…I am a black woman entering middle-age. I won’t be marching in the Chicago Slutwalk (for my own reasons) but I am really excited to know that it is taking place and I stand in solidarity with its organizers and its marchers. I hope that you welcome being the targets of drive-by pundits who couldn’t organize their way out of their own clothes closets. I hope that you know how important it is that you are staging PUBLIC actions to make your voices heard. I hope that you remain fearless and creative and with good humor in spite of the endless navel-gazing and supremely useless pontificating. It is that very navel-gazing and pontificating that has atrophied actual feminist ORGANIZING in the last decade. Finally, I hope that the people who are offering critiques (some very valid and many incredibly vapid) about Slutwalk will organize their OWN thing. As Michelangelo has said: “Critique by creating.” If you don’t like what Slutwalk is all about, make your own thing and do it now….
Mariame Kaba, “On Navel Gazing and the Incredibly Pointless “Backlash” to Slutwalk…,” Chicago Taskforce on Violence Against Girls & Young Women, 22 May 2011.
Perhaps, also, if white women could recognize SlutWalk as being rooted in white female experience, it would provide an opportunity for them to participate in coalition and solidarity with similar movements that are inclusive and reflective of the experiences of women of color.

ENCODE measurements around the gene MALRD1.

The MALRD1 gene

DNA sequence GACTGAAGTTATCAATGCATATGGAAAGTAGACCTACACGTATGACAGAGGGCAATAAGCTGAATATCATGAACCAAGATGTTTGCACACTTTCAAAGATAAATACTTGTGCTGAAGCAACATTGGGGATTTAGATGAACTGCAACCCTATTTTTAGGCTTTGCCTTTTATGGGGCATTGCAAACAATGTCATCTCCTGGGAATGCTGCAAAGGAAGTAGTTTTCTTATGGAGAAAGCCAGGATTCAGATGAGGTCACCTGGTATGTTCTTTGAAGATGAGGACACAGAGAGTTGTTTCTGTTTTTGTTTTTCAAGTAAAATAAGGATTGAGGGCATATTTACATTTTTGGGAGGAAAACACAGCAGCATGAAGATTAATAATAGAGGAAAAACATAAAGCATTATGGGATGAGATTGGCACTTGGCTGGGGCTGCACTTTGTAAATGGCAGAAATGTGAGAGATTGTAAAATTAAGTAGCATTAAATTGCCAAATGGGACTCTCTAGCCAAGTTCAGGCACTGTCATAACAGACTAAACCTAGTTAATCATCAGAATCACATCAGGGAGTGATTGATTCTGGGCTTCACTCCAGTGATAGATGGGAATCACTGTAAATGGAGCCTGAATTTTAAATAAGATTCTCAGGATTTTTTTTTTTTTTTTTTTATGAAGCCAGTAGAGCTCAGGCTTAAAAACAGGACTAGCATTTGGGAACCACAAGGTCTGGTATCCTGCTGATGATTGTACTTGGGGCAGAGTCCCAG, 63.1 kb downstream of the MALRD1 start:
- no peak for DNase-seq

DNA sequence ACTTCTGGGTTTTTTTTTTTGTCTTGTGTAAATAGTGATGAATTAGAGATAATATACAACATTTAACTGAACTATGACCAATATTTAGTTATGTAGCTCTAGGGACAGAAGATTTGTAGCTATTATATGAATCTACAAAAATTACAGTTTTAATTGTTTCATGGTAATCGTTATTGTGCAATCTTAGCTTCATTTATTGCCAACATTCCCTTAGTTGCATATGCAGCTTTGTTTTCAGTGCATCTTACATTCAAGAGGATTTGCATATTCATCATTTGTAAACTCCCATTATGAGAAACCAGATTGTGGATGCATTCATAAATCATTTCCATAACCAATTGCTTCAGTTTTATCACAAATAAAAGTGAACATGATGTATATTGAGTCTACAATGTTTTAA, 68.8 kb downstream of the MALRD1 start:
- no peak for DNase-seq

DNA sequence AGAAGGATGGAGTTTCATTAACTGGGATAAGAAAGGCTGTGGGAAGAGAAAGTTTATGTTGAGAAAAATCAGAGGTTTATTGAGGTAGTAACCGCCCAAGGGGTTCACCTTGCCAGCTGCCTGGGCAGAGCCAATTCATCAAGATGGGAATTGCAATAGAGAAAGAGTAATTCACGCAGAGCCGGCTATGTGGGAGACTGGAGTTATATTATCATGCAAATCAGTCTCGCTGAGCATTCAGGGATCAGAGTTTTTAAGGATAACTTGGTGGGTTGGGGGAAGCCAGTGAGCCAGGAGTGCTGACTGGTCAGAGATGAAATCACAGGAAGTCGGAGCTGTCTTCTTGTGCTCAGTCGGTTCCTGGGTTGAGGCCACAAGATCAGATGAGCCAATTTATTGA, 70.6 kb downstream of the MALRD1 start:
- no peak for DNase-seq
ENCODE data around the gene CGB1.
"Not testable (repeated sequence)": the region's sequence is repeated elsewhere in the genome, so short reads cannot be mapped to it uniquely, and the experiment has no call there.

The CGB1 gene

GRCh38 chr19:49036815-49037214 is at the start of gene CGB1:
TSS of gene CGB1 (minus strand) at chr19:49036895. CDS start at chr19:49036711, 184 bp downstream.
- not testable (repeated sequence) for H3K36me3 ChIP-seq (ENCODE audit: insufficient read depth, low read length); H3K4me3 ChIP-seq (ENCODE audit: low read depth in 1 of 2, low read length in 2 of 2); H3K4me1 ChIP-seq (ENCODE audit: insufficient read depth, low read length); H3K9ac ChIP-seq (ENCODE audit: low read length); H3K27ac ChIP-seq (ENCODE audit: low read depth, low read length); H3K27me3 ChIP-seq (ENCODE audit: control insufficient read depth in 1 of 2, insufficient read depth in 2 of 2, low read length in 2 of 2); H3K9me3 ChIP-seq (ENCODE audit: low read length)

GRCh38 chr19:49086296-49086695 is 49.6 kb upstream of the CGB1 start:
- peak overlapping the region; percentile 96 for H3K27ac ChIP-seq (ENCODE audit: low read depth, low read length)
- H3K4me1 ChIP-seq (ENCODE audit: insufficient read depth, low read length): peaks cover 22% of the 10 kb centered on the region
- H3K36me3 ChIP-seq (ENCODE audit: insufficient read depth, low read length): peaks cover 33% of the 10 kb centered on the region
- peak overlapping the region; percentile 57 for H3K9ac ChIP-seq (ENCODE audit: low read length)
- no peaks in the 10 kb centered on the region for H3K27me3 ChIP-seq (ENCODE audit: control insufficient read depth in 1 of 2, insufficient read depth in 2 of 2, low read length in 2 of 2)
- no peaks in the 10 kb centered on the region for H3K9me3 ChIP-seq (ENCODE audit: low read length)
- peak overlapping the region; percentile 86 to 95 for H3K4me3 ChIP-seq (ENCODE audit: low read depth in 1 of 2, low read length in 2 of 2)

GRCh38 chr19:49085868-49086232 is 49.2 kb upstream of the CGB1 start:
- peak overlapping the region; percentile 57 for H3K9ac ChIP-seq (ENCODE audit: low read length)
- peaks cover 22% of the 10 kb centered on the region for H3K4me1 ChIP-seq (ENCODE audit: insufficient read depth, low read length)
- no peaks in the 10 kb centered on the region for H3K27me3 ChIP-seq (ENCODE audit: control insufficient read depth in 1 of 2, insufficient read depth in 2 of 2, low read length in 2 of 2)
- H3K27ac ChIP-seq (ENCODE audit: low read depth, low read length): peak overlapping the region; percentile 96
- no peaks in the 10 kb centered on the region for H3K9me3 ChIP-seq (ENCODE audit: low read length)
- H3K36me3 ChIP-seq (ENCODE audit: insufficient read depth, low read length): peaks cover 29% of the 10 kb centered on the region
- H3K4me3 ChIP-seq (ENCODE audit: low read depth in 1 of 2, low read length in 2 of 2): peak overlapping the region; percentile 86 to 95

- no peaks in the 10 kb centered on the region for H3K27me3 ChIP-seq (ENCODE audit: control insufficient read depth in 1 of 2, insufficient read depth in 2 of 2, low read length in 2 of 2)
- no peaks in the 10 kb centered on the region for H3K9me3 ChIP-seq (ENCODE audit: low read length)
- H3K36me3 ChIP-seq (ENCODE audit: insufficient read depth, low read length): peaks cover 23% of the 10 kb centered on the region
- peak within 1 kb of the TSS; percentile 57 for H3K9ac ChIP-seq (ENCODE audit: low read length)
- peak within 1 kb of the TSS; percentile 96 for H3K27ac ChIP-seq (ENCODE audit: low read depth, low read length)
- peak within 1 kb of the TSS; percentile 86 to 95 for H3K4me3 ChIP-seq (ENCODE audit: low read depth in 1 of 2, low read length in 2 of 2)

One example is the Stop Street Harassment movement– a multiracial movement that has led to “Stop Street Harassment” campaigns throughout the U.S. and abroad. It is that movement which is the subject of Hey Shorty! This movement, too, works from the premise that streets and schools should be safe for women, but it recognizes that challenges to that safety while similar in some respects, can differ across race and class. And as I said, earlier, different histories necessitate different strategies. In that regard, I don’t think sisters will be lining up to go on a symbolic “Ho Stroll” anytime soon.
Crunktastic, “Slut Walks v. Ho Strolls,” The Crunk Feminist Collective, 23 May 2011.